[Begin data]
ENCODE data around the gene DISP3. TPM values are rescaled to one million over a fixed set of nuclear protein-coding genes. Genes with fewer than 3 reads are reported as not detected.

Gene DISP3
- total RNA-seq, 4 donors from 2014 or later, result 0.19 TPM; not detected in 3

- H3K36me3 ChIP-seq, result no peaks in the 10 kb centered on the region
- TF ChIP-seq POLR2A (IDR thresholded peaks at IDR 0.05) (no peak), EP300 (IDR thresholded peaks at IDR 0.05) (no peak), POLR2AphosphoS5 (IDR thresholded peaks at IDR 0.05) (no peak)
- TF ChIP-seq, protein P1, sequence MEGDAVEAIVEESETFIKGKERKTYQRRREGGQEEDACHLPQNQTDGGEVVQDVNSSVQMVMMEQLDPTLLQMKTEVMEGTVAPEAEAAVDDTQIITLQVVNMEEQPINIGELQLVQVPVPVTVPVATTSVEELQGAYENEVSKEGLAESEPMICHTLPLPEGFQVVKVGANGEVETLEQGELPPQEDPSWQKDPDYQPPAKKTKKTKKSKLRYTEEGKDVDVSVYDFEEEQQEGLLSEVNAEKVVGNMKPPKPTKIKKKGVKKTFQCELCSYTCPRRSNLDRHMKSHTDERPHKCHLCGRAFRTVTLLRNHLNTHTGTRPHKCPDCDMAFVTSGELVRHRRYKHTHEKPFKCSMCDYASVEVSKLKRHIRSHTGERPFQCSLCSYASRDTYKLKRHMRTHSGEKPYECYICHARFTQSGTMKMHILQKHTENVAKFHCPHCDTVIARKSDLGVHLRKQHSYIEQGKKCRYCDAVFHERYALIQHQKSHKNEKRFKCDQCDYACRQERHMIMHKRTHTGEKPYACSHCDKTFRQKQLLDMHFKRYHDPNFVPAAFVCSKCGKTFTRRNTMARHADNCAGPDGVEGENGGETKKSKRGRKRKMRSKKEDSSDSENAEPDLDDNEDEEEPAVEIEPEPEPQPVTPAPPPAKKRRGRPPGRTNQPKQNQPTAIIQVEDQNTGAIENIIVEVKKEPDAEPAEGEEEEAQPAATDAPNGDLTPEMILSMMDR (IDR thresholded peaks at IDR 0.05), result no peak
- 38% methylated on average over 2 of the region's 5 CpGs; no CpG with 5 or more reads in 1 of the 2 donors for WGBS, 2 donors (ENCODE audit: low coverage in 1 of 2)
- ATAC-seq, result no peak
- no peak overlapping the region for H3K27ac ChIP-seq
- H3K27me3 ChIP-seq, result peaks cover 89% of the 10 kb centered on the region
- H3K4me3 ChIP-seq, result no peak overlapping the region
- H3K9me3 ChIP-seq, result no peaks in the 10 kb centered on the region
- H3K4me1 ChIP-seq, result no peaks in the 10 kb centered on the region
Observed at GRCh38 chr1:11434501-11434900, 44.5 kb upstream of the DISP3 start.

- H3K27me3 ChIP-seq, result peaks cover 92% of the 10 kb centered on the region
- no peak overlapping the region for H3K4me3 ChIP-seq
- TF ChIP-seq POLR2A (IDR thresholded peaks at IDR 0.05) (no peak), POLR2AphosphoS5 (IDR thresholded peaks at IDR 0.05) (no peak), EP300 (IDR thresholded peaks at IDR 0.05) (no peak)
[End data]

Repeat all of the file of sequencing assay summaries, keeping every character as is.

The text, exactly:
ENCODE data around the gene DISP3. TPM values are rescaled to one million over a fixed set of nuclear protein-coding genes. Genes with fewer than 3 reads are reported as not detected.

Gene DISP3
- total RNA-seq, 4 donors from 2014 or later, result 0.19 TPM; not detected in 3

- H3K36me3 ChIP-seq, result no peaks in the 10 kb centered on the region
- TF ChIP-seq POLR2A (IDR thresholded peaks at IDR 0.05) (no peak), EP300 (IDR thresholded peaks at IDR 0.05) (no peak), POLR2AphosphoS5 (IDR thresholded peaks at IDR 0.05) (no peak)
- TF ChIP-seq, protein P1, sequence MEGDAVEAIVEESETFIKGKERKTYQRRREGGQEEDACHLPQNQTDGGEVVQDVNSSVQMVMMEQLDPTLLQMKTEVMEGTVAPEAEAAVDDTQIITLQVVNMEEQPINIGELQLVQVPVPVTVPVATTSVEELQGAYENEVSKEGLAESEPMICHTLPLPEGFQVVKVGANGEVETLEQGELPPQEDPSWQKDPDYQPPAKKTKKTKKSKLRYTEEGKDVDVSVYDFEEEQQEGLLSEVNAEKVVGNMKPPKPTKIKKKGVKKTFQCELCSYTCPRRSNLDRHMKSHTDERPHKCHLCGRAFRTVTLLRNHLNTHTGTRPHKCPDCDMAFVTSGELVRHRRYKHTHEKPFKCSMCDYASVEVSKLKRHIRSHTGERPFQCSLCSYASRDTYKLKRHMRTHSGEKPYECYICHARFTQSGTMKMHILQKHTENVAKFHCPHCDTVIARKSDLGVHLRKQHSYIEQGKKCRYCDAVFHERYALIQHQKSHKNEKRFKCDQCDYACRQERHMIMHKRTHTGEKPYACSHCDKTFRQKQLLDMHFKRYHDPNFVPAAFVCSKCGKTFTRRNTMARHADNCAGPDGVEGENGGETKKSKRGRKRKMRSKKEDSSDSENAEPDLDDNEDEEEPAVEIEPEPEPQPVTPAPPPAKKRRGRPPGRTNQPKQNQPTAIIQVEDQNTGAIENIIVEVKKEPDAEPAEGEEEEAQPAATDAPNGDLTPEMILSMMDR (IDR thresholded peaks at IDR 0.05), result no peak
- 38% methylated on average over 2 of the region's 5 CpGs; no CpG with 5 or more reads in 1 of the 2 donors for WGBS, 2 donors (ENCODE audit: low coverage in 1 of 2)
- ATAC-seq, result no peak
- no peak overlapping the region for H3K27ac ChIP-seq
- H3K27me3 ChIP-seq, result peaks cover 89% of the 10 kb centered on the region
- H3K4me3 ChIP-seq, result no peak overlapping the region
- H3K9me3 ChIP-seq, result no peaks in the 10 kb centered on the region
- H3K4me1 ChIP-seq, result no peaks in the 10 kb centered on the region
Observed at GRCh38 chr1:11434501-11434900, 44.5 kb upstream of the DISP3 start.

- H3K27me3 ChIP-seq, result peaks cover 92% of the 10 kb centered on the region
- no peak overlapping the region for H3K4me3 ChIP-seq
- TF ChIP-seq POLR2A (IDR thresholded peaks at IDR 0.05) (no peak), POLR2AphosphoS5 (IDR thresholded peaks at IDR 0.05) (no peak), EP300 (IDR thresholded peaks at IDR 0.05) (no peak)